Of course, in your head, your book will always be a 5 star book. 


Sue Purkiss said...

Perhaps the off-the-point Amazon reviews happen because, when you send for something from Amazon, they automatically ask you to review it. I remember being flummoxed when I was asked to review a cable for my camera - what on earth did they want to know? Perhaps that's what happens with books - someone asks for a review, you haven't read the book, all you can think of is a comment about the state of the book. (And if you send for something from Amazon Marketplace, they do ask you about the packaging and what state the item's in and so forth.

But as for commenting on a book that's not even been printed yet - well, that's beyond bizarre!

Ann Turnbull said...

Yes, I agree, Sue - and I think often these packaging comments are not always malicious; it's just that people think they've been asked for a review of the experience of buying it, as happens with other 'products'. Whether it's buying something online or staying in a hotel, you always get asked for a review.
That was a horrible, frustrating experience with GoodReads, Savita, but you're right to just ignore it.

Savita Kalhan said...

I think the person who left the two star rating made an honest mistake. I hope she goes back and fixes it. But, yes, I found it very frustrating.

Chitra Soundar said...

It's hard not to get bogged down by bad reviews. I've been there before and the book went to the top 5 - so it's only one person's view in any case.

In your case, I think as you say it is a honest mistake, she just clicked on an app and ended up marking it. She'll love it when she actually reads it.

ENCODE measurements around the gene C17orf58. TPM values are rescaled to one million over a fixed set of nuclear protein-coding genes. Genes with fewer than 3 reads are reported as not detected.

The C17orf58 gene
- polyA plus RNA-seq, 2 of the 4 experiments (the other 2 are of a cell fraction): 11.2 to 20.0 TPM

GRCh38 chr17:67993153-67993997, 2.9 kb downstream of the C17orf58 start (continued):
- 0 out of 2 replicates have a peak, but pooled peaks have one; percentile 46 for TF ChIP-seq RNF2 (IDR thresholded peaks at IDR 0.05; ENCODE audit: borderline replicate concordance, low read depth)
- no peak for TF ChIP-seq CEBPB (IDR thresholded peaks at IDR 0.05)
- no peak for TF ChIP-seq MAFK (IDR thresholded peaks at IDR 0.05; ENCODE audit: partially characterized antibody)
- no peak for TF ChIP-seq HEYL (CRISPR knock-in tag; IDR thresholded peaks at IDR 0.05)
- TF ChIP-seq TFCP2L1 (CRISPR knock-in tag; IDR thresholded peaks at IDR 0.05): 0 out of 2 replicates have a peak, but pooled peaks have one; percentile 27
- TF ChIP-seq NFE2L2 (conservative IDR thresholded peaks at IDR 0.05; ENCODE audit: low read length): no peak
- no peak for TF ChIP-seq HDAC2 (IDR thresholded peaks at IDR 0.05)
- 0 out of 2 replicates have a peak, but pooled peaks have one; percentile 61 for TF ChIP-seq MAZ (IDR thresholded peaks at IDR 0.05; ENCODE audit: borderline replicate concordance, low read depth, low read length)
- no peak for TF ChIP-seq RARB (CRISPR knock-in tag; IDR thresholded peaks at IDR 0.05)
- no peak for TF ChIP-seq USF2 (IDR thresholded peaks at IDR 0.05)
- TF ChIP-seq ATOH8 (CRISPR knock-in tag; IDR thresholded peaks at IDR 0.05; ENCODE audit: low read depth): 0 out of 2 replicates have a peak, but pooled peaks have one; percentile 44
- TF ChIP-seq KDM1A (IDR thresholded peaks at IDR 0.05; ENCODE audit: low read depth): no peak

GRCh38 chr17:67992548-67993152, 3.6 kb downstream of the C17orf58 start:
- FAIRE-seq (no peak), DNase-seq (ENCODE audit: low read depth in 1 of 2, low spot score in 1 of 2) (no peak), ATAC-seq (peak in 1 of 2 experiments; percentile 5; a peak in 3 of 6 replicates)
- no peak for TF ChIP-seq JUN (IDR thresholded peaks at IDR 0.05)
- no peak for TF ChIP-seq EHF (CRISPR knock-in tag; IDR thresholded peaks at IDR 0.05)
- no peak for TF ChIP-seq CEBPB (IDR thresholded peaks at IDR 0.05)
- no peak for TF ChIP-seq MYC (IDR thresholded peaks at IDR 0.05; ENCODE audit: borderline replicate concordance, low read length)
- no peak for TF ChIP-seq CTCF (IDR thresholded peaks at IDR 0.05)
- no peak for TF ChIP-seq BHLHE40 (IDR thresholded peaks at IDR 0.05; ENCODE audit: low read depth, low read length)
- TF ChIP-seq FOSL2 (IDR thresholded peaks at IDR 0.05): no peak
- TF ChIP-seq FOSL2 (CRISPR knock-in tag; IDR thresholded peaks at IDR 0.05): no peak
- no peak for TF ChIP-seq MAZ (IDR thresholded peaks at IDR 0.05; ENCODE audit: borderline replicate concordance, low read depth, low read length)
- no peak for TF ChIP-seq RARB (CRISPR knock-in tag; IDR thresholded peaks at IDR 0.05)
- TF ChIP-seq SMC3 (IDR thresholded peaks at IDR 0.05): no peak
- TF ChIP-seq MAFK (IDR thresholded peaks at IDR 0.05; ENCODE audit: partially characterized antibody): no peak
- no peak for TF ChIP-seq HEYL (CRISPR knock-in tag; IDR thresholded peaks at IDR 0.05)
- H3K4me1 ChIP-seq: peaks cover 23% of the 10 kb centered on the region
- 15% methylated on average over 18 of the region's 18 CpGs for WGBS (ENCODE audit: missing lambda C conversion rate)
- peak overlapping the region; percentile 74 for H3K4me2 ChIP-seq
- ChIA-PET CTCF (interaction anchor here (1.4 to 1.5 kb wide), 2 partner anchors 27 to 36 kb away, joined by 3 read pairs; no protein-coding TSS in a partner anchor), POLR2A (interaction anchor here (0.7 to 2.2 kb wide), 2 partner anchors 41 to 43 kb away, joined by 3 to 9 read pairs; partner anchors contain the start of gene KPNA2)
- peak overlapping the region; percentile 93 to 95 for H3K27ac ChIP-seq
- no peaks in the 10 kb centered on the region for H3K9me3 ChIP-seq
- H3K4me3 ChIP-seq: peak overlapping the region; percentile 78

Sue Bursztynski said...

It would be nice to think that a person had marked a book they hadn’t read with one star as an honest mistake, but it does happen, deliberately, on Goodreads(I don’t see Amazon reviews). A warning, yes, not to respond. I’ve read people’s angry comments along the lines of, “I won’t read this book, and here’s a one star to teach him/her a lesson!” And “I’m allowed to give a one star rating to a book I haven’t read, it’s not against the rules.” This happened recently to a book by a new author who, yes, behaved badly over a poor review by someone who HAD read it. The review was polite enough and the reviewer had offered the author a book launch - of course, the offer was withdrawn - in the interests of supporting a local writer. The author had behaved very unprofessionally, even threatening legal action! But at the same time, I wasn’t impressed with many of the truly nasty comments by about a hundred people who hadn’t read the book! So, that’s what happens when you respond to bad reviews!

At the same time, there are people who give five star ratings to books they haven’t read because they love the author! I know of one case where the book wasn’t even finished. You’d think they could wait till the book is published.

Sue Bursztynski said...

Mind you, at one stage my Goodreads ratings were linked to my Twitter account and the damned thing tweeted before I’d finished, showing one star ratings for books I wanted to give five stars. My friends were saying, “Huh? You’ve given that one star?!?” till I explained and detached the link.